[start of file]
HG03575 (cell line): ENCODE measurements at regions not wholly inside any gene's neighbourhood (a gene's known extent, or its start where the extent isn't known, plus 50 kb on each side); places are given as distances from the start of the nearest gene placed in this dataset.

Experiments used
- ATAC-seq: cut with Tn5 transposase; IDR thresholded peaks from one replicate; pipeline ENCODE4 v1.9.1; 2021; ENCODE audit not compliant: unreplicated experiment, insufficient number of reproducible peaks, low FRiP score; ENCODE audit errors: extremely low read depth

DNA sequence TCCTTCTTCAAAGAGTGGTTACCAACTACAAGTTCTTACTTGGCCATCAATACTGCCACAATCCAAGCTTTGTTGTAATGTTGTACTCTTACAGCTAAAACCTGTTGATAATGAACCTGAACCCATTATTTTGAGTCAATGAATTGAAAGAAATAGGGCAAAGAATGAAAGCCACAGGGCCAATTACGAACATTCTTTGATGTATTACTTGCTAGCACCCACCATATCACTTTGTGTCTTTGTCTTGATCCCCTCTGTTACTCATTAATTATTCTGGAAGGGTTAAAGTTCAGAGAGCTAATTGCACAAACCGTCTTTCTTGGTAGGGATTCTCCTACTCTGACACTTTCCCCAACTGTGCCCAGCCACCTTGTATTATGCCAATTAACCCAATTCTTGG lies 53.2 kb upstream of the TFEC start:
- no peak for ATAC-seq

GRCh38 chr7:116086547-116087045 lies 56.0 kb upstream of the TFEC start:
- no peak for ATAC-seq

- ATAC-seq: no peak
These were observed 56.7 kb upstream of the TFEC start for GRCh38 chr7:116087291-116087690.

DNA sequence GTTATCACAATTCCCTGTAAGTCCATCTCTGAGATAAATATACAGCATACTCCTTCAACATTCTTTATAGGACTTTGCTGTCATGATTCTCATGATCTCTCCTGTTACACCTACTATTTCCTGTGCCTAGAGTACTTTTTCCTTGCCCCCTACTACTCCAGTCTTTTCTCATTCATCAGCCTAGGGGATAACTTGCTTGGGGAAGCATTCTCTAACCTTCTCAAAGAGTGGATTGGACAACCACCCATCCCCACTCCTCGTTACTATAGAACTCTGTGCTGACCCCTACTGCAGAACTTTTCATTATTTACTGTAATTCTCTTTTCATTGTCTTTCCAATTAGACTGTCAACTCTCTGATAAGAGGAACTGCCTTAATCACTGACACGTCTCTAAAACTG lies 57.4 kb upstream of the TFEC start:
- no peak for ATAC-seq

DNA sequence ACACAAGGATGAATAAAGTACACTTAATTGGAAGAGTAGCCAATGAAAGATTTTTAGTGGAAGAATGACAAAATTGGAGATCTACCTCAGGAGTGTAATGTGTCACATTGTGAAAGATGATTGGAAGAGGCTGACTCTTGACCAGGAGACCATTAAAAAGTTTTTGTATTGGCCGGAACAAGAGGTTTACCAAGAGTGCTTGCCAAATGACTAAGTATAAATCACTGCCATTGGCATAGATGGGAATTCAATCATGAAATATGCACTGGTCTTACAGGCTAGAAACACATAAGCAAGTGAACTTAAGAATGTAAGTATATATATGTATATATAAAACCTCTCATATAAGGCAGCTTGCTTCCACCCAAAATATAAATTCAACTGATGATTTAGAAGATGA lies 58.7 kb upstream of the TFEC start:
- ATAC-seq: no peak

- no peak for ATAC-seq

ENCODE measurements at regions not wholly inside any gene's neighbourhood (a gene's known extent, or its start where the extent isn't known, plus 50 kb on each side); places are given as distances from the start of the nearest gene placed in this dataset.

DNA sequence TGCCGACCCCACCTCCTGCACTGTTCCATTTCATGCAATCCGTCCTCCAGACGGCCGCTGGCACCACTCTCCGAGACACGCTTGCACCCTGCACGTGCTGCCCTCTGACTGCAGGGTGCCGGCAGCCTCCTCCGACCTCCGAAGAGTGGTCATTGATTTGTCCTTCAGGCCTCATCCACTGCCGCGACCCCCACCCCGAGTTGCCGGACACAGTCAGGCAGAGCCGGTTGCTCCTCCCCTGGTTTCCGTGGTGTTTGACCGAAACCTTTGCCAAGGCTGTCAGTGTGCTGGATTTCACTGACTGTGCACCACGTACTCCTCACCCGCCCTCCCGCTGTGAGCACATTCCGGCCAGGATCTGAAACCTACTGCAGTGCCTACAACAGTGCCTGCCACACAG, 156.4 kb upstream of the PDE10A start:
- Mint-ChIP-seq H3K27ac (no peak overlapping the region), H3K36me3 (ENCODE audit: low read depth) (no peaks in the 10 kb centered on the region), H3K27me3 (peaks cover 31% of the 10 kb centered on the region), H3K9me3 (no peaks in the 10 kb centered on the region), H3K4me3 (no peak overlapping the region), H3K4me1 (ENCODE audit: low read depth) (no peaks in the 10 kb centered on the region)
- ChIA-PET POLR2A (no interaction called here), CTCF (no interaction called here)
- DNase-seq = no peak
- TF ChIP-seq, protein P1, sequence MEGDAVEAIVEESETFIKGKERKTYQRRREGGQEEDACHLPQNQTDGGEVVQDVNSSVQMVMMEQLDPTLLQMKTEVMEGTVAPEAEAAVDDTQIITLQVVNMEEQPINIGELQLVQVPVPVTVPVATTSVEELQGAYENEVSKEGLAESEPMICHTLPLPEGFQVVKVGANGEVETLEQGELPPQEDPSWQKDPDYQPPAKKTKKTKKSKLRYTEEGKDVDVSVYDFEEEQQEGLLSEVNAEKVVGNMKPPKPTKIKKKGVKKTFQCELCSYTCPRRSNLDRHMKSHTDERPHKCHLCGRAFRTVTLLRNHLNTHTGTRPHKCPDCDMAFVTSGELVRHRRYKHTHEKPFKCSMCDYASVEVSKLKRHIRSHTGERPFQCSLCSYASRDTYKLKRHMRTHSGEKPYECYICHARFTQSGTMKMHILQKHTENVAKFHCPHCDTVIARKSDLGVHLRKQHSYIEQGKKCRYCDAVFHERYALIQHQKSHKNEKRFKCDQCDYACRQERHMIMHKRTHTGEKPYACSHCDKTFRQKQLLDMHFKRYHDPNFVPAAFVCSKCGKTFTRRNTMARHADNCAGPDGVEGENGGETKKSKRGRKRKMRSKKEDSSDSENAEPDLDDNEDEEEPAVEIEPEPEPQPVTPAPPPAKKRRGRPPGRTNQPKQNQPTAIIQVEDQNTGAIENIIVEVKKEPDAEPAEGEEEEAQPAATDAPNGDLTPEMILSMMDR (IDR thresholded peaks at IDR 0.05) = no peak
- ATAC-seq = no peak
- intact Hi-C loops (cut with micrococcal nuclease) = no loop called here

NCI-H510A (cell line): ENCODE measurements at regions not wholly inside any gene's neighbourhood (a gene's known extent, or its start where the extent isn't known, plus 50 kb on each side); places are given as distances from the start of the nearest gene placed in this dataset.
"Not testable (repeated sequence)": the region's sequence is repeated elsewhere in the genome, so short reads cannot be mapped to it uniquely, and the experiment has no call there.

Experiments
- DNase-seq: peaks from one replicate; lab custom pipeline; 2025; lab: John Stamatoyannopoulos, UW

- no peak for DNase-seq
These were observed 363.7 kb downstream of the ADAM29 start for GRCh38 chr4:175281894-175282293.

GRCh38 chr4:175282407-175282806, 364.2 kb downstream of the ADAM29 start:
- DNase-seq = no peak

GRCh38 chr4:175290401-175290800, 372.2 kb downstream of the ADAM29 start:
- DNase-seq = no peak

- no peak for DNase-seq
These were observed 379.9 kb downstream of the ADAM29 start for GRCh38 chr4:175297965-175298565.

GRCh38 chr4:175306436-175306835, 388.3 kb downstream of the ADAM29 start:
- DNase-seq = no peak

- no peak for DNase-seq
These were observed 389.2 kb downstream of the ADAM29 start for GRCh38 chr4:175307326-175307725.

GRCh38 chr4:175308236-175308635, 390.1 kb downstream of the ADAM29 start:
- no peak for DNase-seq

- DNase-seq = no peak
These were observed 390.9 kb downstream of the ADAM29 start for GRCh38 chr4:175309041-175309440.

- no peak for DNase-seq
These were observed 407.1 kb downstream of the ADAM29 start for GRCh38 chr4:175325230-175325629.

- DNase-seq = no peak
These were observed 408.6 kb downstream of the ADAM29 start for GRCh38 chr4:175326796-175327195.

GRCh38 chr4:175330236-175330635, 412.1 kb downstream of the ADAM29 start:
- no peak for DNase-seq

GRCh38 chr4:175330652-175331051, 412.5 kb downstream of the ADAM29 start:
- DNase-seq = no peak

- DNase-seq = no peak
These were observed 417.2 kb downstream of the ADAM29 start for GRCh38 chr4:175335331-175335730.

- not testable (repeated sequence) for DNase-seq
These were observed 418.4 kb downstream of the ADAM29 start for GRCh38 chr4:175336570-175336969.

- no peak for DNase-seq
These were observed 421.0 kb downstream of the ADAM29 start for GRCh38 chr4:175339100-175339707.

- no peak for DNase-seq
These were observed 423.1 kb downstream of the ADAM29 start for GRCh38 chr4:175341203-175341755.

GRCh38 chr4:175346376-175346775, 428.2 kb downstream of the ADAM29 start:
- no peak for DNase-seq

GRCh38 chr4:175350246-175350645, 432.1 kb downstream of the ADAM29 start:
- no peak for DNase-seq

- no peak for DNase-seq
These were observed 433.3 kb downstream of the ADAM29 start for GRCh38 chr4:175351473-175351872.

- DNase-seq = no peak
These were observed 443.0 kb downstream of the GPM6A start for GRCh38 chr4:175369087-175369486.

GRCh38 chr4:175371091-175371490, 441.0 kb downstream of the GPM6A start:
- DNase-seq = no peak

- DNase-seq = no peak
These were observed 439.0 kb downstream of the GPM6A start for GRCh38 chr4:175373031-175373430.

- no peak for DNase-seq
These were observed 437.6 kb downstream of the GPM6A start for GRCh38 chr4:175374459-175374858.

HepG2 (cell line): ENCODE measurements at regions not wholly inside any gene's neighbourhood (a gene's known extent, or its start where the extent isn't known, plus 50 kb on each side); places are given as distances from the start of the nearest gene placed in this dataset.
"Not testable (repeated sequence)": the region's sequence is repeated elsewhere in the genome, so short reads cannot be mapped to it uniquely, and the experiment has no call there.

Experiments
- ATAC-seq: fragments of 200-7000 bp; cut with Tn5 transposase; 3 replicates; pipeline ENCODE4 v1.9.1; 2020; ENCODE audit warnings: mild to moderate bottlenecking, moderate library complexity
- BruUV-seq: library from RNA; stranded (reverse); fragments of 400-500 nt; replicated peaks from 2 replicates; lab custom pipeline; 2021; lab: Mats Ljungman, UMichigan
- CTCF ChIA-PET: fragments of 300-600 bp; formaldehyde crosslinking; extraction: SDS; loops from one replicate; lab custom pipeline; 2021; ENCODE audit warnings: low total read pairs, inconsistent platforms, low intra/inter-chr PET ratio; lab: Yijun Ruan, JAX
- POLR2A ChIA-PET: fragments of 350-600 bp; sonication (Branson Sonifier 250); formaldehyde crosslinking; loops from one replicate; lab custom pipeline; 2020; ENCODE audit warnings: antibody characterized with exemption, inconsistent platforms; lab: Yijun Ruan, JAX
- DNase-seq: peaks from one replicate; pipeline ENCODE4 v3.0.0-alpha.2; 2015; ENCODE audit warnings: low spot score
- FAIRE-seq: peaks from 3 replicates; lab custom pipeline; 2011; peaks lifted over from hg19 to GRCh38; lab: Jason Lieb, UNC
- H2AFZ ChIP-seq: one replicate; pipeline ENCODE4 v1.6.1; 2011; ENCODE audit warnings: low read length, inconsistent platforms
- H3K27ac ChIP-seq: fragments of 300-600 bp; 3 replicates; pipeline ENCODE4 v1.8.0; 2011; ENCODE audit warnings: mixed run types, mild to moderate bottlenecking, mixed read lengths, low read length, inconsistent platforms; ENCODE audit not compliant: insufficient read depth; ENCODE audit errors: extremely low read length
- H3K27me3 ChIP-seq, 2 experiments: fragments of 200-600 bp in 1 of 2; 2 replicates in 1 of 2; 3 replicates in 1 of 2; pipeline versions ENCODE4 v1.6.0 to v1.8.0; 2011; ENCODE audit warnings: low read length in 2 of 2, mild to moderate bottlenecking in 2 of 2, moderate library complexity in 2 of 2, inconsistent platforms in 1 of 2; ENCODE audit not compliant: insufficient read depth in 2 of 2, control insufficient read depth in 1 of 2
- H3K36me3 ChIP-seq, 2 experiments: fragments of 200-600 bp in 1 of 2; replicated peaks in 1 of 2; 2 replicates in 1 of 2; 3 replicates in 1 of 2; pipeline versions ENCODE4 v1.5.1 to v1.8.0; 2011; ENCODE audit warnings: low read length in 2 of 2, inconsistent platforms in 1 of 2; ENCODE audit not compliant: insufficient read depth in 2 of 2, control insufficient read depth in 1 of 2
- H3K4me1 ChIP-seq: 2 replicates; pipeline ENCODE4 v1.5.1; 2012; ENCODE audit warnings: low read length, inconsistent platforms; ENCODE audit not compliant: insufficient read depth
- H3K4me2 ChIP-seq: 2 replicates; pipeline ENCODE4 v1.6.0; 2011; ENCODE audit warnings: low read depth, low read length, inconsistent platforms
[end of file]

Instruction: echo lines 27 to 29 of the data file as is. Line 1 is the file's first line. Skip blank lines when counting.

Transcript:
- no peak for DNase-seq
These were observed 363.7 kb downstream of the ADAM29 start for GRCh38 chr4:175281894-175282293.

GRCh38 chr4:175282407-175282806, 364.2 kb downstream of the ADAM29 start: